Saturday, October 6, 2012

Sprite Atlas Tool - Part I: Creating the atlas

Sprite Atlas - why bother?

  When creating even small game you usually have to deal with lot of single sprites. Putting them into separate files may help you to organize them somehow but loading plenty of textures and switching between them will not make openGL happy as well as it will probably eat more of your memory.

 It is where sprite atlas comes into play. Sprite atlas is just a one big image created from all the individual sprite images. Of course, as the number of sprites increases its maintenance and changes require more and more overhead. More, creating it by hand is pretty boring and be sure that decent computer algorithm can do the job better than you. "Better" means it will be faster and sprites will be placed in atlas in such a way that the memory consumption is minimized.

 Unfortunately, most of the sprite atlas tools I came across on web are not optimizing anything. It just glues several images into one big by putting one after each other.

 All these problems can be solved when using our tool SBC PicOpt. It will help you to keep single files with your sprite assets and create optimized sprite atlases from them. Even more! You can create animations in it or add custom properties to sprites. The result you get may look like this:
GUI sprite sheet form our Mahjong Tris game

SBC PicOpt Tool

 The SBC PicOpt tool is Java desktop application. After you run it with "java -jar SBC_PicOpt.jar" or simply with clicking on provided .bat file you will get this screen:
SBC PicOpt main screen
  Next you will need to create your sprites. The tool can process .png files created like this:
example of sprite animation frames enclosed in grid
 Note the 1 pixel thin grid. The grid can have any color but this color should not be used elsewhere as it may confuse the tool when looking for particular sprites. Of course you can have may of such  images because with the tool you will add them to project. The grid can be also vertical or combination but each line in the grid must preserve its starting height. So, here are examples of good and bad grid:
good and bad grid for sprite frames
 OK, back to the tool. Select File->New Project and name your project. Next select Bitmap->Add bitmap and open your first picture with grid. Add another bitmap and you should have something similar to this:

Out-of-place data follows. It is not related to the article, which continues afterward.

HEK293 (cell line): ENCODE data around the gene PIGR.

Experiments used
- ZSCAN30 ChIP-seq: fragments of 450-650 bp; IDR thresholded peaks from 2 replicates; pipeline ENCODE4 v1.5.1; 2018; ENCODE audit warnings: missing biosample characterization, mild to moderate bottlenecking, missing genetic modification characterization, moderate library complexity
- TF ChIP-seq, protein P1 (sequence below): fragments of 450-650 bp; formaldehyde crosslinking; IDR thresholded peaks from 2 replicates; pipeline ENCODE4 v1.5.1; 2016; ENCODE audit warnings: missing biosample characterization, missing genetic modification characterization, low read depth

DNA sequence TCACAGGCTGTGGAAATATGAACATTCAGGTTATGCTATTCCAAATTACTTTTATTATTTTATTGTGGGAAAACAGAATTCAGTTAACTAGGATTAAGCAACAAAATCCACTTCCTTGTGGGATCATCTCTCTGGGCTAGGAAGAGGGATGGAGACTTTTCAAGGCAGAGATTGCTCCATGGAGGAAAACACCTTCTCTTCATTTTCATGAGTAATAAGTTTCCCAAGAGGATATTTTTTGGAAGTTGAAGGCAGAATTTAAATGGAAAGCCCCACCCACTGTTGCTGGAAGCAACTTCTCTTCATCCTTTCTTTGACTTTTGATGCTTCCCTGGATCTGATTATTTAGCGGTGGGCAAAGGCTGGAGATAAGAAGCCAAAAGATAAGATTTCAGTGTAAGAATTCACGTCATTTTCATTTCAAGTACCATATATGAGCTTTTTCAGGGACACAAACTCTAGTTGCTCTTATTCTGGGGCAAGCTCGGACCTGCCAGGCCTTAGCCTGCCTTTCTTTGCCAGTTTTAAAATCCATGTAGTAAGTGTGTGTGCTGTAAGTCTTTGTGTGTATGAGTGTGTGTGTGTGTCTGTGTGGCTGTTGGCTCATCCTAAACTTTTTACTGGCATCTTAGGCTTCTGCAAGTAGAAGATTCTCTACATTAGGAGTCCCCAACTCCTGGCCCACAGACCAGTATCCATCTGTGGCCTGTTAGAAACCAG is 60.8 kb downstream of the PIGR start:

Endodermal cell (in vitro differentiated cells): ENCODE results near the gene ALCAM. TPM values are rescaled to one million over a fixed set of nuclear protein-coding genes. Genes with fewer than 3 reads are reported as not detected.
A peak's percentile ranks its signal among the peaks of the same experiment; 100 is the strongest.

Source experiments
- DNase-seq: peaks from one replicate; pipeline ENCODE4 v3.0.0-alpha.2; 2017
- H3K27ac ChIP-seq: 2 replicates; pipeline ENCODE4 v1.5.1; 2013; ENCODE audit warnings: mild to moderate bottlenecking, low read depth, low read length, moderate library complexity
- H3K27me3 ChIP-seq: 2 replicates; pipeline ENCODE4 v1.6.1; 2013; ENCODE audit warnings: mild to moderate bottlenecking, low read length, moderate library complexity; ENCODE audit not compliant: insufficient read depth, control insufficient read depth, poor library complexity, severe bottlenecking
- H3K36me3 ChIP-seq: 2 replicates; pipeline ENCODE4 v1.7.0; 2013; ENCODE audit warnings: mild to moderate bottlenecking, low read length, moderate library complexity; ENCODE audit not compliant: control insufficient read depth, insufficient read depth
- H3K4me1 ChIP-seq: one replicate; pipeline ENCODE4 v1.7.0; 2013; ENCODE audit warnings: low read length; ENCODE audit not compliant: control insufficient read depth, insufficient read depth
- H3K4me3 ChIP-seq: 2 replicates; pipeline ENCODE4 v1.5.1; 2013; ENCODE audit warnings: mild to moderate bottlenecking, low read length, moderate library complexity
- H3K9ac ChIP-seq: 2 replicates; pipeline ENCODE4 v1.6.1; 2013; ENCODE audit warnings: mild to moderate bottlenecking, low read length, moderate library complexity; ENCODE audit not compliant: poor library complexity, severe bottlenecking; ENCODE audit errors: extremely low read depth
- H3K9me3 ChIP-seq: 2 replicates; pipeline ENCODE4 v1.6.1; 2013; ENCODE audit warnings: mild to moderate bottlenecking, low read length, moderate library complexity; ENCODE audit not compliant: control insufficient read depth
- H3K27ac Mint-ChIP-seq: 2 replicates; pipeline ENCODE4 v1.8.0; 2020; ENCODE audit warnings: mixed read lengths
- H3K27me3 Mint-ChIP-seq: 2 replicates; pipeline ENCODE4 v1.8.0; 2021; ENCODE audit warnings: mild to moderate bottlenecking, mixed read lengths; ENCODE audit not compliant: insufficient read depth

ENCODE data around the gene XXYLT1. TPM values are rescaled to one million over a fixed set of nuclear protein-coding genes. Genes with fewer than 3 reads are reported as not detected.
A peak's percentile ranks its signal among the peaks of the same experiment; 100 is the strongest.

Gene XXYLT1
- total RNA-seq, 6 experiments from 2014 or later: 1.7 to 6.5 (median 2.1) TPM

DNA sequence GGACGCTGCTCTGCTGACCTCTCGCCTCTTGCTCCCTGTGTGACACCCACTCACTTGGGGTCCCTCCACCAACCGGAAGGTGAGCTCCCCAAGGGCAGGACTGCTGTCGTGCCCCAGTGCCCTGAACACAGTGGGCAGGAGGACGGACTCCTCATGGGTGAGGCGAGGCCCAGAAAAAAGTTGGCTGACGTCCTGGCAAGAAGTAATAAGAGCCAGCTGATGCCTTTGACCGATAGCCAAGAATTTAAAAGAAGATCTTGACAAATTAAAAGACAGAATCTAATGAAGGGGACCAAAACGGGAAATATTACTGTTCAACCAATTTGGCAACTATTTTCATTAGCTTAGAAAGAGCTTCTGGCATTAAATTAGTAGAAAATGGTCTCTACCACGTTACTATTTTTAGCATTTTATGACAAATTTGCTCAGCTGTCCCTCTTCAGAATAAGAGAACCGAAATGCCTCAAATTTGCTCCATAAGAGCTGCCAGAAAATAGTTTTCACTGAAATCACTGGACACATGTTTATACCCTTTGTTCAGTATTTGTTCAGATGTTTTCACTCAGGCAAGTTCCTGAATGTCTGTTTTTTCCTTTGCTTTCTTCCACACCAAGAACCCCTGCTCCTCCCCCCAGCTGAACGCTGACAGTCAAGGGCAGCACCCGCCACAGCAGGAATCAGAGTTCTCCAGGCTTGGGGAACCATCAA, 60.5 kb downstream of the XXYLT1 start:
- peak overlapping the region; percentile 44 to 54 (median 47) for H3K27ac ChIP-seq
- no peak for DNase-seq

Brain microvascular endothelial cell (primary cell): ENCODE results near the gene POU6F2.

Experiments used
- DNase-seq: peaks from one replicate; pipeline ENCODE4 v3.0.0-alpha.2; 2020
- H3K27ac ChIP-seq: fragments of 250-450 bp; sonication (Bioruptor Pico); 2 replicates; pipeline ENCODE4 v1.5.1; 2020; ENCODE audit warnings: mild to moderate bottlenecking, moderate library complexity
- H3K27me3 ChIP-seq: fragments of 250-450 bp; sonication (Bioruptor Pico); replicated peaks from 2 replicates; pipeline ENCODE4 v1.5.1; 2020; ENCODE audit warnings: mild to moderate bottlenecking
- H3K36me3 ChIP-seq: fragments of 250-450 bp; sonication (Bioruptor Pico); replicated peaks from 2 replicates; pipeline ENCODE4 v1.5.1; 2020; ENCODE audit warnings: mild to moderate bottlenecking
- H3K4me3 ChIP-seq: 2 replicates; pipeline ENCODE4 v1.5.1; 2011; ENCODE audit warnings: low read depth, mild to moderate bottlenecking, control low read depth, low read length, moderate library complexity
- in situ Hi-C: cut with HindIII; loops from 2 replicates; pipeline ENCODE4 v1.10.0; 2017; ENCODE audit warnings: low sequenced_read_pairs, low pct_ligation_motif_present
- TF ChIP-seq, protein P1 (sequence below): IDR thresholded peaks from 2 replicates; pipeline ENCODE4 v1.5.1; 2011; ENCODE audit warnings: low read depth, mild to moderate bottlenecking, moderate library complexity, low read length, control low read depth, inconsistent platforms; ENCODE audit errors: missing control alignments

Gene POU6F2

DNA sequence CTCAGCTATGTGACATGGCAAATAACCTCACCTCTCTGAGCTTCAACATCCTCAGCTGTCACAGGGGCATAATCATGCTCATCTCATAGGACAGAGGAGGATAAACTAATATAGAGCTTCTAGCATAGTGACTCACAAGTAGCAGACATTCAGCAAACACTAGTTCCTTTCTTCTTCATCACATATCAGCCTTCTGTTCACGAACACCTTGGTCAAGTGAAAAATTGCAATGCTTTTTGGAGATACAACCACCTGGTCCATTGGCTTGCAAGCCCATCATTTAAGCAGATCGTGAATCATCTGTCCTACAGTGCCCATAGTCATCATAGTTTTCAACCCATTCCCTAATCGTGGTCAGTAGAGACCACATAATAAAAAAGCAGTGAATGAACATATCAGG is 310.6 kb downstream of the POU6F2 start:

SBC PicOpt main view after importing some gird based sprites
 In upper left combo box there are all imported images with grid. Selecting one changes content of combo box below it where particular sprites are already extracted from the grid. Your project is thus pile of grids that may contain one or more sprites enclosed in grid (even single sprite must be enclosed).
 The red dot in the editor is center which the sprite is relative to. You may drag the sprite on the screen end see how its Offset property is changing (more on properties later). How is the offset initialized? Yes, it is another feature of the grid. Actual start of the sprite is measured against top left pixel within the grid. Next time when loading your project it will be taken from saved property data.

Handling properties

  So far on the left side is only one property - Offset. Beside this there are also properties that are currently hidden and that will be present in data export after optimization. These are position of sprite within final atlas and also its size. But you are not limited only to these. What about creating rectangular collision box and some kind of point marker? Select Sprite->Sprite Properties and change it like this:
property dialog
 After clicking on OK you will be returned to main screen where all the new properties are placed over single red central point. So drag them with mouse to desired positions:
main view with custom properties


 You can also create animations with imported sprites. On the top right side of main screen you can add animations and below it you can manage animation frames. Try changing the screen so it look similar to this:
adding animations

Optimization and export

 Finally we got to creating the atlas. Choose Optimize->Best Place and the optimization starts. "Best Place" is the name for optimization method used. There was also alternative genetic algorithm but it was terribly slow so it is now removed. Ok, my result looks like this:
example of final atlas
 It merged two grid base sprite images in my project into one optimized sprite atlas. The result can be found in directory "export' that was created along with additional files with .dat and .anm extensions. These files contains all the data with properties and animations. Their format will be explained next time in Part II.

 You probably noticed some controls on the top of the main screen:
controls used to modify export
  these can affect the export you are generating:
Little endian - tells the exporter how the data should be saved - which byte order to use,
POT Texture - whether the final atlas should have its dimensions as power of 2. It is helpful when working with openGL ES textures,
Padding - says how much pixels is minimal space between sprites stored in final atlas. If you ever encountered ugly artifacts around your sprite when working with atlases and openGL you will appreciate it (it is related to way how pixels are interpolated when drawn)
Sprite Border - in connection with Padding says how many times the first and last row and column will be repeated instead of padding with empty space. Again, very useful - prevents artifacts and also fading out of the image in the rim.

Closing words

 This was my first blog post. I hope the tool will be useful for you and in Part II I will describe the output format. The tool is still far from perfect, so you may encounter situations where it throws some exception or so. But four games were already made using it.

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